by Gerry Kangalee – National Workers Union Trinidad and Tobago
Workers at the Hyatt Regency Hotel, on the waterfront in Port of Spain, are under extreme pressure, from the poor treatment they are being subjected to, by the management of this state-owned hotel. Yes, state-owned! When it was reported back in May in the foreign media that Hyatt Hotels was terminating 1300 jobs, people in T&T became concerned. Many people are not aware that the Hyatt Regency Hotel belongs to the people of Trinidad and Tobago.
According to the Express of July 13 2020, since the onset of Covid Prime Minister Rowley said it cost the Government $8 million a month to keep the Hyatt open and to keep 400 workers in jobs in the 428 room hotel. The workers have expressed interest in how that money was actually utilised to keep them in their jobs, because the workers in the Spa department have been laid off with no idea when or if they will return to work.
While they were told that the layoff should end in September, they were advised that the date could be pushed back and that they would know their fate by August 24th. This means that not all the workers were kept in their jobs, despite what the Prime Minister said.
In any case, top management officials claim that the Prime Minister’s figure is nowhere close to what the hotel actually received. They claim he is either, mistaken, misled or…! Whose claim is correct remains a mystery. There is talk that more workers may be sent home, but this is not yet confirmed.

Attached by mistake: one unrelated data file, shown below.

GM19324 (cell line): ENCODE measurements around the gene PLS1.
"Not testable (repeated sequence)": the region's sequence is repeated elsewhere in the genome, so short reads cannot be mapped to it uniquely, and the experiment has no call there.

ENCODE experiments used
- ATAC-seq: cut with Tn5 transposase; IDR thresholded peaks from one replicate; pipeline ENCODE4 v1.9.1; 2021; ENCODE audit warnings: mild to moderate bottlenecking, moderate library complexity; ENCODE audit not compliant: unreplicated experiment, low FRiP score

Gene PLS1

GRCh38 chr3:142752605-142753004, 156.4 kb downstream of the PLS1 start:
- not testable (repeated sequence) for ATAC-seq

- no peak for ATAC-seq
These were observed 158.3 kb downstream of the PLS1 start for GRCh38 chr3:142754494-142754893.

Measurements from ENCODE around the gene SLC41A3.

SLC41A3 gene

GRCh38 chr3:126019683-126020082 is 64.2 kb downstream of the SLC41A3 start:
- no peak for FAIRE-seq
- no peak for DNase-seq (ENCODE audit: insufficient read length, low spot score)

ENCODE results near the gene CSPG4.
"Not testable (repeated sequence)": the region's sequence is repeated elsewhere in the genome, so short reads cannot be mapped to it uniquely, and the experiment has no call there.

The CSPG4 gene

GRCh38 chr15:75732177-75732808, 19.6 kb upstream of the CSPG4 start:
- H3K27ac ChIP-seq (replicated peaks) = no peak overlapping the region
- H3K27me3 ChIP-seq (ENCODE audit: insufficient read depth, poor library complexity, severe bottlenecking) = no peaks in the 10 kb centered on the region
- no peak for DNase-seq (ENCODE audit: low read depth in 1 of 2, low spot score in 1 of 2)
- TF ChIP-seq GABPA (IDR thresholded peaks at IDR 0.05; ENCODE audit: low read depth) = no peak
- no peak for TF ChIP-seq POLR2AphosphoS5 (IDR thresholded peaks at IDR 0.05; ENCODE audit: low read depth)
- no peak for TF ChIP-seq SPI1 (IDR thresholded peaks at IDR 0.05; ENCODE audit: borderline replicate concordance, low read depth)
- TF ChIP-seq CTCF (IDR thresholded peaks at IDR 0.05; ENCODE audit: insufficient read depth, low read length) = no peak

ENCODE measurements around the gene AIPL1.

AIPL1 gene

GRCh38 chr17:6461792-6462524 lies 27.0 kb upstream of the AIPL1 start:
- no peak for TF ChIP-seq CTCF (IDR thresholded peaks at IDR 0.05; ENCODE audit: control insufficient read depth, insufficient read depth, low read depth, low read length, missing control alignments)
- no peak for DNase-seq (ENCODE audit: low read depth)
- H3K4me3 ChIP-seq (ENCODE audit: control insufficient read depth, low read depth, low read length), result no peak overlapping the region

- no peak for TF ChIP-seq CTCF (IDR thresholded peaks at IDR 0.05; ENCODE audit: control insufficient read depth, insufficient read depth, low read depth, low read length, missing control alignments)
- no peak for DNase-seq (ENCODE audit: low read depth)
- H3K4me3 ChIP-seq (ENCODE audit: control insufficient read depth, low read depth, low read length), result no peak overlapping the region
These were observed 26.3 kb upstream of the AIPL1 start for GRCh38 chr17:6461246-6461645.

Workers in the restaurant usually work for approximately between $21 and $25 per hour. Before Covid they would take home a decent monthly salary per month when service charge is factored in. With the advent of Covid, they are no longer receiving the service charge and many of them are going home with half the wages they are accustomed to. This situation remains the same, although the Hotel has fully re-opened and a lot of business packages have resumed.
Management and Workers
Of course while workers’ salaries were cut drastically, management continued drawing their hefty pay packets and perks. So, our funds, public funds, are routed to the hotel to keep it running, but workers suffered a tremendous drop in their standard of living while management standard remained as per pre-COVID.